Screen Saviours: How Technology Can Help Kids

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Family on iPad: How Technology Can Help Kids

Children of the 21st century are digital natives who comfortably inhabit a world of technologically assisted entertainment, education and communication. Candy Crush, Facebook, Instagram, WhatsApp, Fruit Ninja, Minecraft, Angry Birds, YouTube, SMART Boards, PowerPoint… these, and many, many more are all part of being a child of our time. But while many parents feel that the all-pervasive reach of the digital age can be a negative force to be reckoned with, and that screen time should be strictly limited, for many children with a variety of different needs, technological advances have been a force for good, and screen time something to be positively encouraged.

Over the past few years, a vast array of new technologies and apps have been developed to help children with a range of challenges, such as communication difficulties, visual and hearing impairments, and learning and behavioural issues. Many of these apps and technological advances are accessed via smartphones and tablets, making them more accessible than ever. For these children and their families, carers, teachers and friends, many of these new products and software have been screen saviours.

Here are just some ways technology can help kids.

They give children a voice

We all want to be understood, so the isolation and frustration felt by a child who is unable to speak to those around him must be immense. But in recent years, a range of new software has been developed to help bridge this communication gap. Many children use ‘alternative and augmentative communication’ (AAC) aids such as Proloquo2Go, PicSmart, ChatAble and Predictable, which are downloaded onto a compatible device (usually an iPad). These apps display a series of pictures and symbols, and the child can tap on them on the screen to form sentences. The device then speaks the sentences out loud for the child. Although the functions and features vary between apps, the basic premise remains the same: they give children a voice.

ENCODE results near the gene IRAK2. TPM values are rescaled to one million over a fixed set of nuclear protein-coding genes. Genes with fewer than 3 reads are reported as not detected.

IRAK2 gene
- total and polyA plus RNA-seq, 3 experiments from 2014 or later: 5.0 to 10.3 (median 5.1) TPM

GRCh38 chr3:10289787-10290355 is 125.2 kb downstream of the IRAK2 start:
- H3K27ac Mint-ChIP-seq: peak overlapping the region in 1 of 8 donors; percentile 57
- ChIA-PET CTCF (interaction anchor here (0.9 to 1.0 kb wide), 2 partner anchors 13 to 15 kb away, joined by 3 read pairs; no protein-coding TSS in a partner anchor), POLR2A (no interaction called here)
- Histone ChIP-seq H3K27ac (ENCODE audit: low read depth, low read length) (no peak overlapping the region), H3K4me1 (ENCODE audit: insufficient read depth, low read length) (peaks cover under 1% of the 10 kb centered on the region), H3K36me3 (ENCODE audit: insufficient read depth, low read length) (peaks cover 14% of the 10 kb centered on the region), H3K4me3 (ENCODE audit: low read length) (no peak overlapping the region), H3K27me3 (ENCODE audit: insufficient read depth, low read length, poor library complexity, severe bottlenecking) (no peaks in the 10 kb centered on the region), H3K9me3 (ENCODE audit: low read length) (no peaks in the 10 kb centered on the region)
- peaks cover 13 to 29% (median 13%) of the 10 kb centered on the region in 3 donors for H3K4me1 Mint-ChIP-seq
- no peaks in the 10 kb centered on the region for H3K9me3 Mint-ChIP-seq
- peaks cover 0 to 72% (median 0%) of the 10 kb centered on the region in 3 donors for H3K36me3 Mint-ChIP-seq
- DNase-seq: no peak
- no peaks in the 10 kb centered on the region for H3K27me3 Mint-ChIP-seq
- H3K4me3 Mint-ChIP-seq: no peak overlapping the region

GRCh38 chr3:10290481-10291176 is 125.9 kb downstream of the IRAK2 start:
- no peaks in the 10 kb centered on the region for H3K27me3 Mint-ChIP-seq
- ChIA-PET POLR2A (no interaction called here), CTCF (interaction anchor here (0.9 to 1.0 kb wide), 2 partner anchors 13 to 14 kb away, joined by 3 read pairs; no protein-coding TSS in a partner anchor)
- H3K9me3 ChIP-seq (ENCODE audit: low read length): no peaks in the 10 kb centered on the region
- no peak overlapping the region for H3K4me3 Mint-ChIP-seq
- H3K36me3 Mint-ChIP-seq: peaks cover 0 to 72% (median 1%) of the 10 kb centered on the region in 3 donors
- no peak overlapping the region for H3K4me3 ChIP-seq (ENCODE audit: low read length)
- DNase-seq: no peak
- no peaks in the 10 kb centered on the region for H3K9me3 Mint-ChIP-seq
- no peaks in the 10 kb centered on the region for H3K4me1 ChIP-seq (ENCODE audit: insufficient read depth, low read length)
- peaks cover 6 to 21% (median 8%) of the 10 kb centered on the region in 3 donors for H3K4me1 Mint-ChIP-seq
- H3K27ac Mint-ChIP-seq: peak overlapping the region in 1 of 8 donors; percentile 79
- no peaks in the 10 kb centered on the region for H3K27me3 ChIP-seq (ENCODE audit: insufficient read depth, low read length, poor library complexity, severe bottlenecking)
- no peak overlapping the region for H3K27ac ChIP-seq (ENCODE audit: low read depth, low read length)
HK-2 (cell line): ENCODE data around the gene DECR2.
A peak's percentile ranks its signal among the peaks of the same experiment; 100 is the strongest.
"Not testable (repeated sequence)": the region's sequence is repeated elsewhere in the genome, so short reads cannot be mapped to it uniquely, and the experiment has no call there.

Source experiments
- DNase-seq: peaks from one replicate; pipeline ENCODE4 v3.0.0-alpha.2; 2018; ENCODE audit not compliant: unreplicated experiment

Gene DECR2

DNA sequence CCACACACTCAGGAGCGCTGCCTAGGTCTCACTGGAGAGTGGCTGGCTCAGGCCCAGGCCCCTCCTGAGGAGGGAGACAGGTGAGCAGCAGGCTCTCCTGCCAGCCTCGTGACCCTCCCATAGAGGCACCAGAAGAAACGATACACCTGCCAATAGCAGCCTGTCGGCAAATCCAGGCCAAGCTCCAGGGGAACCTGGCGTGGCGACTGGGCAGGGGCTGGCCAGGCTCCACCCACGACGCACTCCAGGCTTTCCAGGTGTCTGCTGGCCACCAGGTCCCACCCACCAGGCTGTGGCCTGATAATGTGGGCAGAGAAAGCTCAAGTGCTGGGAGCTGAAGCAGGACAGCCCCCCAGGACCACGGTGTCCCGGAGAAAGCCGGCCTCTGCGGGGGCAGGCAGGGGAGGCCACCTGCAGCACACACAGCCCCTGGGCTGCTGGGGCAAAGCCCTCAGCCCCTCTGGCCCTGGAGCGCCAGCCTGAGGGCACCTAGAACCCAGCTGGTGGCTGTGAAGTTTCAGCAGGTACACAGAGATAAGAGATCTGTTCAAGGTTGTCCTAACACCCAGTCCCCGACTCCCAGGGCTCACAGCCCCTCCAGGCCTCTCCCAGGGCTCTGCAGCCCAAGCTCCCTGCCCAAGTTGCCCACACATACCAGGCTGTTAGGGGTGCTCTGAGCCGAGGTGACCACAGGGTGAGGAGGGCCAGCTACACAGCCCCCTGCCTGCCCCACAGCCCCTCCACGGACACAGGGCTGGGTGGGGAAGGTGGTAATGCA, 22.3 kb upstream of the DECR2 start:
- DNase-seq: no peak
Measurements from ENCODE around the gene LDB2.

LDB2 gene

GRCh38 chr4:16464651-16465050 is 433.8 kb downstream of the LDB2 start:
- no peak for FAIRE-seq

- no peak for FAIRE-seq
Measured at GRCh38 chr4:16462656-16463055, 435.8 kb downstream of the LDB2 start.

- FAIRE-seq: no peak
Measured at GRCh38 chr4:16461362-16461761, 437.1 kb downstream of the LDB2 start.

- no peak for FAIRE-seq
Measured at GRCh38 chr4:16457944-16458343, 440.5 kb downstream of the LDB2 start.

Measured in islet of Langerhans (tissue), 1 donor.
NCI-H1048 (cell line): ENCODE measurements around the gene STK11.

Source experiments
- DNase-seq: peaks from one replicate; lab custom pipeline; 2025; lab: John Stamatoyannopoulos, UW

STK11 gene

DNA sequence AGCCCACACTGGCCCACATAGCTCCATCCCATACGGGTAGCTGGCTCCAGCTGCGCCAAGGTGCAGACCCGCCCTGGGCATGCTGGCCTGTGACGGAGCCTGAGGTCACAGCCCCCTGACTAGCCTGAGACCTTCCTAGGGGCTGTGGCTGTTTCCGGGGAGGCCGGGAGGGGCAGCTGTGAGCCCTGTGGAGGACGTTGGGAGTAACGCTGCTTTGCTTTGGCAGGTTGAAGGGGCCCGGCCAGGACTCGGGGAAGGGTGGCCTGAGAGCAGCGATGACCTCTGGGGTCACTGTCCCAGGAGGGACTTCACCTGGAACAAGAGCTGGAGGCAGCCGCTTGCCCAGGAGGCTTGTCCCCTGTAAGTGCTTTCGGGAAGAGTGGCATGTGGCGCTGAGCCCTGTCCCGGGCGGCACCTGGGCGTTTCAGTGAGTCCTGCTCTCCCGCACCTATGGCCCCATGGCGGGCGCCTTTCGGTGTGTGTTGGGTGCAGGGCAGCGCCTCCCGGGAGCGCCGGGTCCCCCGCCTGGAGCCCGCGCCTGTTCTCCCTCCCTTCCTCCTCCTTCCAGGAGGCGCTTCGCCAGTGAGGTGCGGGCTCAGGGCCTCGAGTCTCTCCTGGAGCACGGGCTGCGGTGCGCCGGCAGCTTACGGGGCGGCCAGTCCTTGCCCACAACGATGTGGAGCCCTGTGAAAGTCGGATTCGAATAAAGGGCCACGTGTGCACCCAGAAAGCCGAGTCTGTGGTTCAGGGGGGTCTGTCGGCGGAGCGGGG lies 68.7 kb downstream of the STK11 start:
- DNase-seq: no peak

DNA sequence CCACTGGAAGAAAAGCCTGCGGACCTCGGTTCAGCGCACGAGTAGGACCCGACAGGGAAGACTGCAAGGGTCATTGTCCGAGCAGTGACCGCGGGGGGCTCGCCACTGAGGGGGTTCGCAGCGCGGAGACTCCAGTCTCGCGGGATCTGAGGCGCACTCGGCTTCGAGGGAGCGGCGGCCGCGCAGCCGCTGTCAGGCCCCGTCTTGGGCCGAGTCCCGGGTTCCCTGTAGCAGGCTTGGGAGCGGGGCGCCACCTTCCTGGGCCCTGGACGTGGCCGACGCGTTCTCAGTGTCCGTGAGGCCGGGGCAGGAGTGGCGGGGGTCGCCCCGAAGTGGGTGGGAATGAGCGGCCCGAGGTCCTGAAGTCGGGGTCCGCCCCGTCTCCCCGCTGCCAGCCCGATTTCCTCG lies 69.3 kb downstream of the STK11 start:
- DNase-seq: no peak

Using this new technology can make a dramatic difference to a child’s life. Raymond Fung, Behavioural Consultant at Autism Partnership, Hong Kong, uses a variety of new technologies with students, including communication aids. He explains, “I have a student who could not use speech to communicate. He had to use sign language or physical actions to communicate his needs, but often got annoyed by other people. He got frustrated easily when he did not get enough attention from his family members because he had limited interests and skills to occupy himself with meaningful activities.

“After his teacher taught him to use an iPad to communicate his needs, to take photos, to upload the photos to Facebook, to search his favourite NBA videos on YouTube and to listen to music, his disruptive behaviours have been reduced because he doesn’t seek ongoing attention from his family members when he can entertain himself with the iPad.”

Kid on iPad: How Technology Can Help Kids

 Hearing help

For children who have a hearing impairment or are deaf, new technologies and apps have also opened up new communication possibilities. Out go the previously impossible phone calls, and in comes video conferencing, so that sign language and lip-reading can be used. Many devices have some built-in sound amplification technology and captioning, but additional apps are available to meet a variety of needs. There are also speech-to-text dictation apps, such as Dragon Dictation and Transcence, which ‘listen’ to what a person is saying and transcribe it onto the screen. For a child who is deaf, their social circle is no longer restricted to those who can use sign language, or lots of frustrating scribbling with a pen and paper.

As well as these communication aids, the Hong Kong Society for the Deaf has developed an app to help Cantonese-speaking hearing impaired children to improve their listening and speaking skills. The Audiology & Speech Training app can help assess the child’s abilities and provide training. According to Mandy Lam, from the Society, “With the new app, the trainers (teachers and parents) and the children can practice anytime and anywhere. We have trialled the app on some preschool hearing impaired children, and they were motivated by the multi-media games and animation, and they were willing to stay focused on the games without realising they were actually doing training and practice on their listening and speech sounds.”

See also: Closing the Gender – Confidence Gap for our Kids

Visibly different

The last few years have also seen rapid advances in the number of apps, gadgets and settings to help a visually impaired child make the most of the vast resources of the internet and communicate via text or email. Many smartphones and tablets come with accessibility settings, such as large text, bold text, text-to-speech functions, voice command options, or even built-in magnifiers. For those who need to use an iPad, a specially designed magnifier can be purchased to enlarge content.